Only do intervals every other day. Every fourth week, take it easy and do long easy rides. Don't do intervals the week of the race. Training races take place of one interval session.
 

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Discussion Starter · #4 ·
Right now, hiring a coach is not an option due to my lay off status from work. So I have to do with what I know and I have been using Friel's book as a guide. The book is sort of confusing. I ve been doing tempo workouts, muscle tension excersizes and etc. I was a bit surprised to hear you guys say I should start the intervals right away. According to periodization train of thought, I thought I am not supposed to hit upper heart rate zones during early base periods. So I am confused, but I am sure you guys are speaking from experience. I will heed your advice and start with shorter intervals this week. Thanks for the replys.
 

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Count back from your first A priority race. That is key. All races aren't A priority, and certainly not ones in April in your case. Try to flesh out a good plan, using Friel and you will see the structure of the program. Base is mostly easy, with tempo intervals in the end. Build gets tougher, focus on your weaknesses. Peak backs off, and focusses on your strengths.
 

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MD80 said:
Right now, hiring a coach is not an option due to my lay off status from work. So I have to do with what I know and I have been using Friel's book as a guide. The book is sort of confusing. I ve been doing tempo workouts, muscle tension excersizes and etc. I was a bit surprised to hear you guys say I should start the intervals right away. According to periodization train of thought, I thought I am not supposed to hit upper heart rate zones during early base periods. So I am confused, but I am sure you guys are speaking from experience. I will heed your advice and start with shorter intervals this week. Thanks for the replys.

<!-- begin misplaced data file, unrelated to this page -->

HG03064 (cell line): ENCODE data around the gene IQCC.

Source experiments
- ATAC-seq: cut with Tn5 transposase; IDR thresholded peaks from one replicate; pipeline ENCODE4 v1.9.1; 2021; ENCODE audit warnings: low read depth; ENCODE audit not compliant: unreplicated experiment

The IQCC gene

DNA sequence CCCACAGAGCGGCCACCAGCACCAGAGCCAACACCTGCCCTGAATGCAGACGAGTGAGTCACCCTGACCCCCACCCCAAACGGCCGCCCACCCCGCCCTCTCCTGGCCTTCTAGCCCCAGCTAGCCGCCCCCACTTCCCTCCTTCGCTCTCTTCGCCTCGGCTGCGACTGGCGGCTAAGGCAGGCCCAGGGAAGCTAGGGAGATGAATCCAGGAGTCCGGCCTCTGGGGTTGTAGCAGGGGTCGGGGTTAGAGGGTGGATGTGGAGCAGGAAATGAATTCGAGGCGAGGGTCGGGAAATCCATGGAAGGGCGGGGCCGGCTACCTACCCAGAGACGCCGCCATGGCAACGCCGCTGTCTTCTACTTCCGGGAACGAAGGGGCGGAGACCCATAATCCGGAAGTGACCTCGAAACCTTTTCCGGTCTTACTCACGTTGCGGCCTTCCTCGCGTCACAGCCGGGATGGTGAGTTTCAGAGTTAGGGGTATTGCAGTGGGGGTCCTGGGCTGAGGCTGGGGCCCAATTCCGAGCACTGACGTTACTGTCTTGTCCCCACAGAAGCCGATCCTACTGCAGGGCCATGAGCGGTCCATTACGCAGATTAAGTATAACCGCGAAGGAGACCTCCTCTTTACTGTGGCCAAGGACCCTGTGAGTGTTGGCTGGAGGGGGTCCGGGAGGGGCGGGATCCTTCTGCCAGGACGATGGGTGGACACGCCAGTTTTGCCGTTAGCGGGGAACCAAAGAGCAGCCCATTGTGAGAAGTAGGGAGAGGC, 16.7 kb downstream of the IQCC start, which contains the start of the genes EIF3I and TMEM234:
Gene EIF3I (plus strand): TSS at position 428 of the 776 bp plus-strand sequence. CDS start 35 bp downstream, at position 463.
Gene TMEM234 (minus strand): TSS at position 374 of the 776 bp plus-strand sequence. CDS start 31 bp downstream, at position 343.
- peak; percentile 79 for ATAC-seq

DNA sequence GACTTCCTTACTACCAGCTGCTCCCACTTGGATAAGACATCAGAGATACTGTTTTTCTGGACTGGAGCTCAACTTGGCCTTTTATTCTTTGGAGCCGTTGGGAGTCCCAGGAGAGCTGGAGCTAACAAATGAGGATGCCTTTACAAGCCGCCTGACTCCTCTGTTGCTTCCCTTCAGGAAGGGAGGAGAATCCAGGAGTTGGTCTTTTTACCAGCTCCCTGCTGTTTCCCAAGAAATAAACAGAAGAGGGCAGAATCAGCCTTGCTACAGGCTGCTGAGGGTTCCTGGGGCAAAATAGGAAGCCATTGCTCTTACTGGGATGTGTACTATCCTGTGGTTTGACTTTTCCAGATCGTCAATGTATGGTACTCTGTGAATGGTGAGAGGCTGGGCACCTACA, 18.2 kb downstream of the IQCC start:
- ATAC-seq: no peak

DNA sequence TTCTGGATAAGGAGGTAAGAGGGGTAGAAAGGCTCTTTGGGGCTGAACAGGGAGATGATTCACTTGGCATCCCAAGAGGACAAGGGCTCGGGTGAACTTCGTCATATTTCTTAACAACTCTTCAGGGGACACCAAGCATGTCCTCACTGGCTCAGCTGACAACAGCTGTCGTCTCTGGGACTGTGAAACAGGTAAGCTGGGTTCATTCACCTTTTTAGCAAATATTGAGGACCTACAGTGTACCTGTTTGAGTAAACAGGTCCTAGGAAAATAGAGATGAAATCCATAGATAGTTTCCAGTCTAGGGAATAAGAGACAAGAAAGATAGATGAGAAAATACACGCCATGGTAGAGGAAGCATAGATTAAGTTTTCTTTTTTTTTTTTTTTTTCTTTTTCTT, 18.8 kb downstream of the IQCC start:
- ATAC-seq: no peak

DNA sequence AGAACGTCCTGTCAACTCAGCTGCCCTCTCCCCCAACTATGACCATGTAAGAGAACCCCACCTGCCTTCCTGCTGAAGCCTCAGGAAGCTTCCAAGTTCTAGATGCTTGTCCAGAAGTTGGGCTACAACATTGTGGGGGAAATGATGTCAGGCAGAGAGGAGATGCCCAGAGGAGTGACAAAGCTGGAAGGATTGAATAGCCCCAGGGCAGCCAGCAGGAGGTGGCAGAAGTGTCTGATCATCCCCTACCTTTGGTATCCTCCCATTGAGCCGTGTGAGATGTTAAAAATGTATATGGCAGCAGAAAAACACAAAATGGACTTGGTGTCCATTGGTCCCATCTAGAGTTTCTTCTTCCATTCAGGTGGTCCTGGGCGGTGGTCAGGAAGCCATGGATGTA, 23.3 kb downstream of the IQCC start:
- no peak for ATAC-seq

There are serious problems with periodization as presented by Friel and others. It's really a way to squeeze a little extra performance out of a highly trained athlete. When applied to anyone else, it really just puts them in a yearly cycle of building fitness a little too late in the season and detraining during the winter. Then they go through the cycle again carrying over little or no improvements in fitness from the previous season, having spents months discarding their hard-earned fitness. You can get results on this program but you'll be spending 2-3X more hours training. Or you'll be one of those guys who's a Cat 5 in his 4th season...

I tried the Friel thing a few years ago and was in the worst shape of my life. In my opinion, his program has too little intensity and way too many hours. It's also overly complicated. You should be able to ride at a Cat 3 level on 8 hours/week yet I see people in Cat 4 doing 20/week and Cat 3's doing 20-30.

All the stuff about impaired capillary development, recovering from the season, burning out, etc., if you don't ride easy or get "base" miles for several months at the end of the year are BS.